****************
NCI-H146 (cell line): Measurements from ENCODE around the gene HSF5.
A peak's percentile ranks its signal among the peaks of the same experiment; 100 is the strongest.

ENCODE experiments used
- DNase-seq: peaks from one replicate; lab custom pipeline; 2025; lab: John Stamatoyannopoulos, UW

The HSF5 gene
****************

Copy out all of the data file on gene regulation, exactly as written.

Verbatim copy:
NCI-H146 (cell line): Measurements from ENCODE around the gene HSF5.
A peak's percentile ranks its signal among the peaks of the same experiment; 100 is the strongest.

ENCODE experiments used
- DNase-seq: peaks from one replicate; lab custom pipeline; 2025; lab: John Stamatoyannopoulos, UW

The HSF5 gene